2. @Tarah, that’s a great point. I do shop local retailers such as Peapod, Baby on Grand, and Moon Palace Books for kids stuff and books, but I think we’d actually be better off in places like Minneapolis if we found better uses for land near Hiawatha & Lake or Nicollet & Lake than building huge parking lots to sell commodity products that can be purchased move conveniently online. I feel like my Amazon purchases compete most heavily with retailers who build car-dependent big parking lot businesses that do more to hurt than help our neighborhoods and urban environment.

    Also, if I’m choosing between getting in a car to make a local purchase, or making a purchase online in a few minutes then using my time savings to take my daughter for a walk around my neighborhood, I think my neighborhood and our urban environment may come out ahead.

  3. I agree that it won’t change my Amazon habit either but it will at least treat all retailers equally, which I think is important.

    What it will also do is provide a nice bump to the sales tax collections for the state, which had become a smaller share of revenues as so much purchasing moved online. A diversified and stable tax base makes it much easier to budget.

  4. I agree with you about this not affecting shopping habits and trends. But I do think this is a positive development for the states that will receive new revenue and it does correct a basic unfairness. Before this act, states could not subject an item to sales tax unless there was “nexis” or a connection between the retailer and the state (e.g. bricks and mortar in the state). That is an antiquated concept and ignores the fact that web sellers like Amazon realistically have just as much connection to Minnesota as Best Buy (where I no longer shop either by the way – unless it’s Saturday afternoon and I need that miscellaneous cable TODAY).

  5. @Aaron & Barry, agreed on expanding the tax base in an equitable way.

    Barry, some states argued that Amazon had a physical presence due to Amazon affiliates. If Amazon had people with a physical presence in a state who drove traffic and sales on Amazon on a commission basis, the states considered that to trigger a “nexis”. That seemed like a bit of a stretch to me, but some states did that and Amazon reacted by canceling their affiliate relationships in those states at the time.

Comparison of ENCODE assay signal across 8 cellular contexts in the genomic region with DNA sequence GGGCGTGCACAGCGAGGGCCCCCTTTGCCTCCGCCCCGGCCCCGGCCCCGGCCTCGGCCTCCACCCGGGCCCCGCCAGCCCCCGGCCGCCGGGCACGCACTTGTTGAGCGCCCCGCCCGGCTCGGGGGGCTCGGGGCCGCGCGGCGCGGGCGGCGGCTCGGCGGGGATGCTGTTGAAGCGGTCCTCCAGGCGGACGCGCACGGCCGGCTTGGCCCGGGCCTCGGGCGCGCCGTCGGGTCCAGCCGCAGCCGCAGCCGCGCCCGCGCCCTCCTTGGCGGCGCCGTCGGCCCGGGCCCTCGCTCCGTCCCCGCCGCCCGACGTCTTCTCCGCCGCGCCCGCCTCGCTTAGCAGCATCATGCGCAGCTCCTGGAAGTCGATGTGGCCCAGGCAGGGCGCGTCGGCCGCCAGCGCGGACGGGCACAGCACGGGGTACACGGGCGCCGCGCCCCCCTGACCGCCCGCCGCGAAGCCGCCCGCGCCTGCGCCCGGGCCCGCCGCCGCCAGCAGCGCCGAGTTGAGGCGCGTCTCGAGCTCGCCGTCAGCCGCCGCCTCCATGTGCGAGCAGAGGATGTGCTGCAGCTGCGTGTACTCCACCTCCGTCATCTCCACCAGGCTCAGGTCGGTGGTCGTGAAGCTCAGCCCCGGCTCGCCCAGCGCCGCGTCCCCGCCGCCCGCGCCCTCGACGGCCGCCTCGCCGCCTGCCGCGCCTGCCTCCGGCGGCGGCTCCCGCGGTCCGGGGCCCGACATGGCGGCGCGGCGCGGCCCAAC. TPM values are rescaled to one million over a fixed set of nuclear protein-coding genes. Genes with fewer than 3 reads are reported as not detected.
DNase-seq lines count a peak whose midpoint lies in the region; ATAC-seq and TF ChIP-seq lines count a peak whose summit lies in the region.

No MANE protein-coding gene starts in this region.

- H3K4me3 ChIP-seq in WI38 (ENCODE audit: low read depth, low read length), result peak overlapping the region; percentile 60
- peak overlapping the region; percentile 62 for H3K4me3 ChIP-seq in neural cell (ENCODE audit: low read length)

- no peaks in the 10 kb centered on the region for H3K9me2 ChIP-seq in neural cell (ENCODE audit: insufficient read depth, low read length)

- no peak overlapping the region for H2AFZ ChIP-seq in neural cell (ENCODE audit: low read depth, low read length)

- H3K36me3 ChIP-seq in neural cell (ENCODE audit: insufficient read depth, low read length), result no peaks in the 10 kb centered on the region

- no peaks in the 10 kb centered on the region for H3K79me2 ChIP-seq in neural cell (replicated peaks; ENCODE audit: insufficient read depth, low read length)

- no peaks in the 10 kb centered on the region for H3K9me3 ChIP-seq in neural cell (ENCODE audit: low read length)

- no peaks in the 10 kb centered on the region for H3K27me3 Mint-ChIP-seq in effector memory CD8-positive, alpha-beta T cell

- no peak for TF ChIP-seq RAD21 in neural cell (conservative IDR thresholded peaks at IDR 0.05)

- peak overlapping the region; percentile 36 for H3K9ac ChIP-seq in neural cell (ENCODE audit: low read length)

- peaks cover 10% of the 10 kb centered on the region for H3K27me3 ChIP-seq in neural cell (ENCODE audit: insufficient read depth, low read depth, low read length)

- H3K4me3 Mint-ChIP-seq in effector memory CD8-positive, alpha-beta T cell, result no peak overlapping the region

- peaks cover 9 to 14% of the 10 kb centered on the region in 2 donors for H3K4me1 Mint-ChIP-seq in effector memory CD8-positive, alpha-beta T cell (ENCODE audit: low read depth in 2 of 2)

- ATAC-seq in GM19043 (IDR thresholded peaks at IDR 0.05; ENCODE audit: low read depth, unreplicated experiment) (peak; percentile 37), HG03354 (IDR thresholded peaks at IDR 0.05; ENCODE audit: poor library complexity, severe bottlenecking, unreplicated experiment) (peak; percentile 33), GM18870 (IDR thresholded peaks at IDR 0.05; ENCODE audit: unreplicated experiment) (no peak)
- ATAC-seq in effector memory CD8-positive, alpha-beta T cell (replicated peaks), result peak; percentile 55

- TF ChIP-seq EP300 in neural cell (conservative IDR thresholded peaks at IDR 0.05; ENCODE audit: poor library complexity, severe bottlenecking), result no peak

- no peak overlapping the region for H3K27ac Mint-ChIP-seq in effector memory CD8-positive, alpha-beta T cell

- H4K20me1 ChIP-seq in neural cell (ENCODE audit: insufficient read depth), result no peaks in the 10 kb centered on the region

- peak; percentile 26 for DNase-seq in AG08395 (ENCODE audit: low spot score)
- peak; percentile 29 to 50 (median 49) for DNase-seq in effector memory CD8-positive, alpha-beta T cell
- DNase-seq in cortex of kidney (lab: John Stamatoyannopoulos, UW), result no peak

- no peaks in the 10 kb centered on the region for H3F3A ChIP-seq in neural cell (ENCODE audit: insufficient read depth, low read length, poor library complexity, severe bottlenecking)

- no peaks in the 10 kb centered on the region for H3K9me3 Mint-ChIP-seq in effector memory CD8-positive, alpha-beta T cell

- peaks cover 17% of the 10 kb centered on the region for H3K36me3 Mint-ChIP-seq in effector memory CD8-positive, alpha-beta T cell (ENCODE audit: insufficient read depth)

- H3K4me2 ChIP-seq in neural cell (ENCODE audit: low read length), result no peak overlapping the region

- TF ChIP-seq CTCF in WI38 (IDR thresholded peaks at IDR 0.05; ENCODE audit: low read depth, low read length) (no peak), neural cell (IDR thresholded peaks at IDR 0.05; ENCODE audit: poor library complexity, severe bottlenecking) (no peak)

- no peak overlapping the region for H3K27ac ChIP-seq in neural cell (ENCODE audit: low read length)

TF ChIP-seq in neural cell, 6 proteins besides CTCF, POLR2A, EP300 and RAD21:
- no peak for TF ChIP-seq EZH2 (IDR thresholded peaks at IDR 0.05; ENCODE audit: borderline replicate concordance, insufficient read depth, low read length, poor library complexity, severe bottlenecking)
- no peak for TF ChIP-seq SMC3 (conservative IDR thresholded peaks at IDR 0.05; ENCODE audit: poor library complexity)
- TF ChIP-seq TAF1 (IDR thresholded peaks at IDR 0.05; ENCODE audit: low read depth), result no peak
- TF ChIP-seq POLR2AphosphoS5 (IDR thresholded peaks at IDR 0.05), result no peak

6. I agree with everything said here(comments & the post). It won’t change my habits, it will increase sales tax base, all good things.

    I also feel it will remove the “no sales tax is unfair” argument and force businesses to actually focus on themselves. It’s usually terrible or pushy customer service (or sales agents) that cause me to go online, or when places stop carrying something because the profit margin is too thin. I only recently started buying some specialty flour online after a bad experience at the local Italian grocery store.

  7. Ed, any idea if this impacts the affiliate program in MN?

    My $25/month isn’t much but it’s beer money. 😉 (Hm, step up my game and it might offset the sales tax, too!)

  8. @Eric, I haven’t heard anything on what Amazon’s reaction to this might be. It seems like canceling their MN affiliates could be one option based on what they’ve done in other states.

  9. Historically I think they used it as a threat when a sales tax was being proposed, and/or feared that affiliates meant that they had a “presence” in the state which would lead to the tax. I guess we’ll see!

  10. Got the answer in the email today: “We are writing from the Amazon Associates Program to notify you that your Associates account will be closed and your Amazon Services LLC Associates Program Operating Agreement will be terminated effective June 30, 2013. This is a direct result of the unconstitutional Minnesota state tax collection legislation passed by the state legislature and signed by Governor Dayton on May 23, 2013 …”

  11. Got the same letter. It is frustating to be kick out after being a seller with Amazon for 15 years. Considering moving out of Minnesota.

  12. @Eric, looks like implementing this tax isn’t going to bring in the sales tax revenues expected from Amazon, and also decreases the revenues earned by Minnesotans who played a small part in selling products from Amazon to people all over the world. Is this was Target and Best Buy’s lobbyists were expecting?

  13. @Eric, if the folks projecting the revenue potential of the Amazon tax were the same folks who projected revenue potential of e-pulltabs I suppose we shouldn’t be all that surprised. What’s surprising is that they appear to still be employed by the state.